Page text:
This week on the blog we’re deep diving in to the world of sleep cycles. Prior to researching about this my knowledge begun and ended at knowing there were stages of sleep, and one of those stages was REM. I really enjoyed writing this one – I hope you will too! Grab a cup of tea – this is a long one…
Stages of Sleep & Sleep Cycles
Typically there are five stages of sleep, and sleepers (depending on the length of the sleep) will pass through each stage, and revisit stages during the night. A sleep cycle is the progression of the various stages during sleep from Non-REM to REM.
Stage one is the first and lightest stage of Non REM sleep. This stage can be characterized by the presence of slow eye movements, it’s a drowsy sleep stage but the sleeper can be easily disrupted by noise or movements. In this stage your muscle activity is slowing and brain activity begins to slow down. This is also the stage where we can often experience a ‘Hypnic Jerk’ or feeling of falling – sound familiar? While much research has been carried out over the years to figure out exactly why this happens, no concrete evidence has favoured one theory over another. As this occurs to approximately 60% of people, it is most commonly thought of as a result of stress, sleep deprivation, fatigue or caffeine consumption. It’s quite common, and shouldn’t be anything to be concerned about – but important to be aware of why it’s happening, especially if it occurs regularly.
Stage two is where you spend approximately 50% of your sleep cycle. This stage is also the first actual stage of Non-REM sleep. It is harder to wake in this stage as your body prepares for deep sleep. Eye movements and brave waves slow, the body temperature drops, and your heart rate slows down. During this stage you also experience bursts of rapid activity known as sleep spindles, (this next part fascinated us!). Sleep Spindles are bursts of oscillatory brain activity that occur during stage two of sleep. Research has shown that sleep spindles are attributed to sleep quality; the more frequently produced spindles are, the less likely the sleeper is to be woken up, resulting in a better quality of sleep. Sleep Spindles have also been linked to intelligence, as the frequency of spindles seems to indicate how active the brain is, serving as an index of intelligence. If the sleeper has learned something new that day, it is likely that sleep spindles frequency will increase. As children learn a lot of information frequently, sleep spindles are more prevalent in young people attending school. Early studies are also showing a link between abnormal patterns (fast and slow) of spindles and schizophrenia, as well as a lower level of spindles overall compared to the average population.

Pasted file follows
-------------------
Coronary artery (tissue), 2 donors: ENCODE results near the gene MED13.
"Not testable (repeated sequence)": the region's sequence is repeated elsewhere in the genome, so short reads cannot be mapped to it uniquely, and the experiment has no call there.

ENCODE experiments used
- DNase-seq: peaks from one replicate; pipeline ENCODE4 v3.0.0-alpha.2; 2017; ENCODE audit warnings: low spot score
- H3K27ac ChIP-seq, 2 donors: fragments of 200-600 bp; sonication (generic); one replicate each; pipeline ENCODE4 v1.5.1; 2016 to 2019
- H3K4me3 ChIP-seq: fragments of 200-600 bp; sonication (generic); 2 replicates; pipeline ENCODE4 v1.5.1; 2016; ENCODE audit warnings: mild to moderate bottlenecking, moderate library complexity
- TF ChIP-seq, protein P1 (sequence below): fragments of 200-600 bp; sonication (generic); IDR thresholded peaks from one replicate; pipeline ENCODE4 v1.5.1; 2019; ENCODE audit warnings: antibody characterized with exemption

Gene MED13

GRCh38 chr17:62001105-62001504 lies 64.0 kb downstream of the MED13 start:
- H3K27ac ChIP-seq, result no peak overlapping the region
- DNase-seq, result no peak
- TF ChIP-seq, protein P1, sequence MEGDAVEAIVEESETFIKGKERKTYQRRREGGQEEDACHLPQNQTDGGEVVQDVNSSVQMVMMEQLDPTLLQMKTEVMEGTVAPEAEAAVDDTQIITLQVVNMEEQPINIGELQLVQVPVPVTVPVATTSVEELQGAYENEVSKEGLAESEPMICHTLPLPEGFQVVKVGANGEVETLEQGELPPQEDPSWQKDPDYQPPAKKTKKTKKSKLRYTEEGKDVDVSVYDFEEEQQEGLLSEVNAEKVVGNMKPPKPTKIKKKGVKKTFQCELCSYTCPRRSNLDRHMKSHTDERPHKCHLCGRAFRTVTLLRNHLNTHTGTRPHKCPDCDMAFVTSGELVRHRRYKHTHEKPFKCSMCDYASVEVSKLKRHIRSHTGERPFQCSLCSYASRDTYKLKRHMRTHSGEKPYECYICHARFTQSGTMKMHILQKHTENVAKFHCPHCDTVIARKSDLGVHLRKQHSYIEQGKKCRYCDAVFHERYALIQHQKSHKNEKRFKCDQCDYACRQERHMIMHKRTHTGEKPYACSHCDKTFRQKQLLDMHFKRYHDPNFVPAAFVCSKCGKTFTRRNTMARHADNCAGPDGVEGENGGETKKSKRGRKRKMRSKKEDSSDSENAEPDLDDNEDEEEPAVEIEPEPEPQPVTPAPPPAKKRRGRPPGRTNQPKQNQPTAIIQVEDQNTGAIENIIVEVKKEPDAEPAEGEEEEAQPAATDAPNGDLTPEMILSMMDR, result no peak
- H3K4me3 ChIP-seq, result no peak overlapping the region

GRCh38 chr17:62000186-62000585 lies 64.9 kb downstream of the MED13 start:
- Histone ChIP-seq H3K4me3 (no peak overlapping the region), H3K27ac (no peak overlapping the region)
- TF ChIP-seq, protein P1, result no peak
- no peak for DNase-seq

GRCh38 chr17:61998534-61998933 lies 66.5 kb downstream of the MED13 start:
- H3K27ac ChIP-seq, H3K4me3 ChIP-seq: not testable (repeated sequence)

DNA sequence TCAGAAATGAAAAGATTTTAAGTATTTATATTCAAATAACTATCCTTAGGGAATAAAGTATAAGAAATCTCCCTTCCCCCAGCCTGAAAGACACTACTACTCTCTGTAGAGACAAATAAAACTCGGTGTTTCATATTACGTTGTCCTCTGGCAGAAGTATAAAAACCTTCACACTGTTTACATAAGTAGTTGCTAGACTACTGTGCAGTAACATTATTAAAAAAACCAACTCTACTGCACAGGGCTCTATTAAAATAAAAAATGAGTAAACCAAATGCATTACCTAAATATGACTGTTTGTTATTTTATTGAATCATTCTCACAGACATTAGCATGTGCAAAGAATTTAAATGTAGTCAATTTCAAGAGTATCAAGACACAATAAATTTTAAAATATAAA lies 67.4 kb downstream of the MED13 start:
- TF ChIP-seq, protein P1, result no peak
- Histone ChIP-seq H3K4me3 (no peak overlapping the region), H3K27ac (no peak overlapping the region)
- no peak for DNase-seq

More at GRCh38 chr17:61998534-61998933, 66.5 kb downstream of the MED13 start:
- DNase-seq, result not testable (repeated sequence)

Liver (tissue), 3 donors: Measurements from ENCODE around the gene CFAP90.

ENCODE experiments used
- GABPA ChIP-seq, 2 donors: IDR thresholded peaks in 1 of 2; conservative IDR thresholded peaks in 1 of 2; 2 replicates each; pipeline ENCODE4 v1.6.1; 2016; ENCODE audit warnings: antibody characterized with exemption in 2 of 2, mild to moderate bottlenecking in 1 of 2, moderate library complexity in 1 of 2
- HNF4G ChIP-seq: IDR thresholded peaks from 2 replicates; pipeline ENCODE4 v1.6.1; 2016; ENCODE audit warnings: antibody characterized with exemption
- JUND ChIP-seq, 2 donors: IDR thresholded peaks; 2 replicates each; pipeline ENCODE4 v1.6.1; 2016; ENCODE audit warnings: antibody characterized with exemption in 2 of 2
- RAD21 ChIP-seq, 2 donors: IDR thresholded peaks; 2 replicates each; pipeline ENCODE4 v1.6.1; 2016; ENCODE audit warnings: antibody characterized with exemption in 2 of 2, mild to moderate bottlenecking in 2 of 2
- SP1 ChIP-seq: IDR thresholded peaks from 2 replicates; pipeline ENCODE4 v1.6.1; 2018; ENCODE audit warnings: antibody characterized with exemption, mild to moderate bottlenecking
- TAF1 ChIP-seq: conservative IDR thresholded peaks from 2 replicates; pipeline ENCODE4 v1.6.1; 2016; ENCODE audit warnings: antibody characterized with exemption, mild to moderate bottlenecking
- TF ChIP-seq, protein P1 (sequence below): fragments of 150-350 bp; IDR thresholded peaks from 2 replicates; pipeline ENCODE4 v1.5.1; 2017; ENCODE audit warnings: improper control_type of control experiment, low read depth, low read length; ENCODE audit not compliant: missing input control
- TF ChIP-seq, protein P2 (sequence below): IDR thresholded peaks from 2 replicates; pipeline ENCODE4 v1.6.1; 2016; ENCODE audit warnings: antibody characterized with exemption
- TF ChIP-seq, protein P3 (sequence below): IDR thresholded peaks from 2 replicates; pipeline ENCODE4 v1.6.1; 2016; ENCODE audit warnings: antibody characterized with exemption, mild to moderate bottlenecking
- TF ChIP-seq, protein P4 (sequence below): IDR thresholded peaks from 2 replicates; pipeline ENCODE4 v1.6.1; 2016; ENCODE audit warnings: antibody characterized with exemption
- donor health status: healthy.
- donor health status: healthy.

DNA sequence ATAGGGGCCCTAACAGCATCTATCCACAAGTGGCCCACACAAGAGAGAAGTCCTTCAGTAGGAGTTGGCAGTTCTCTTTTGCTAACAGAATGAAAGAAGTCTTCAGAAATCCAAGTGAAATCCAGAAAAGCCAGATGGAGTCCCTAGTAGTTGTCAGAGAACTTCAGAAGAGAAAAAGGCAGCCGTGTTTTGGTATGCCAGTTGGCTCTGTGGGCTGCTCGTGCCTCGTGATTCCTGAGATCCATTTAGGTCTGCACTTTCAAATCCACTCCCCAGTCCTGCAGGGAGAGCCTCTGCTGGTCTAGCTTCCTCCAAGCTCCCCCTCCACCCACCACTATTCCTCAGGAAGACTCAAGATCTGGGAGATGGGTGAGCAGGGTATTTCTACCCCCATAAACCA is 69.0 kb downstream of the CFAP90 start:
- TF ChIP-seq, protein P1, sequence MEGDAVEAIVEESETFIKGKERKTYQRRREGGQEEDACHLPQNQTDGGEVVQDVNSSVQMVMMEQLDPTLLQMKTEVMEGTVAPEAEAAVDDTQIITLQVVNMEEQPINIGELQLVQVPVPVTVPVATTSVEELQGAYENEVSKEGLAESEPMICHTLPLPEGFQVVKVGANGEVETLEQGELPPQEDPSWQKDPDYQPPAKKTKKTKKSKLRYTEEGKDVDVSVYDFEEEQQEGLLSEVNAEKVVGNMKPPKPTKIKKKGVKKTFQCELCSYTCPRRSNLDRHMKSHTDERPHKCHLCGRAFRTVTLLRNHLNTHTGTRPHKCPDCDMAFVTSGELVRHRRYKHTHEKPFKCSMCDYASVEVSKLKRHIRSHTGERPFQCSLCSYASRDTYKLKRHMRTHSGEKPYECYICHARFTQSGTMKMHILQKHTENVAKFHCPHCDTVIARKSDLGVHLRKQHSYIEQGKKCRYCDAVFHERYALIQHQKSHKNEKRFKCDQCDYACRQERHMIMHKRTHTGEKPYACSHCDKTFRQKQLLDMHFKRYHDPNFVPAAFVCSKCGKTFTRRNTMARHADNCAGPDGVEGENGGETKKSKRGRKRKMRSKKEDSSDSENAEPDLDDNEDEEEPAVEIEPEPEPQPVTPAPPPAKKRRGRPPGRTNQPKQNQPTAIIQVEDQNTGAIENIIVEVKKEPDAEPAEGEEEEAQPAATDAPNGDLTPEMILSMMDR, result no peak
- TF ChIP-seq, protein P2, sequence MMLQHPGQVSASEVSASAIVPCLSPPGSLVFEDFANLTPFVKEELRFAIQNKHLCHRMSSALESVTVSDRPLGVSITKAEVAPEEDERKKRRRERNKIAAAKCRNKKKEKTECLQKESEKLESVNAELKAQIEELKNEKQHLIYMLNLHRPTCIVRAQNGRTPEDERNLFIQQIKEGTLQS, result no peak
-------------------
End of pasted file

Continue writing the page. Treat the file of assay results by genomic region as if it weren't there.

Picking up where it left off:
Stage 3 &4
Stage 3 is known as deep Non-REM sleep. Stages 3 &4 are often paired together, with the American Academy of Sleep combining them in 2007. During these stages you are in a deep sleep, and harder to wake. If the sleeper is woken up during these stages they will usually feel disoriented for a few minutes. During these stages the body repairs itself, regrows tissues (beauty sleep!), and strengthens the immune system. The older you get, the more likely you are to sleep lighter – this has been contributed to ageing, as deep sleep is reduced, as is repairing of the body and regrowth of tissues.
Stage 5 is the final stage of sleep, and is one that we are all most likely the most familiar with. REM (Rapid Eye Movement) sleep is most commonly known as the dreaming stage. You know some nights you feel like you had dream that lasted all night? In reality we dream every 90 minutes and most dreams last anywhere between a few seconds to 45 minutes long! During this stage our eyes our rapidly moving from side to side and brain waves are more active. It is easier to wake sleepers in REM stage, however if woken, the sleeper can often feel groggy, confused and overly sleepy. Once REM stage ends the cycle returns to light sleep again. On average people tend to go through four or five sleep cycles each night – depending on the amount of hours asleep.
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If there are some sleep/allergy/breathing related topics you would like us to cover in our next blog please get in touch – we love hearing from you!
Resources: WebMD, Britishsnoring.co.uk, tuck.com, sleepcycle.com, livescience.com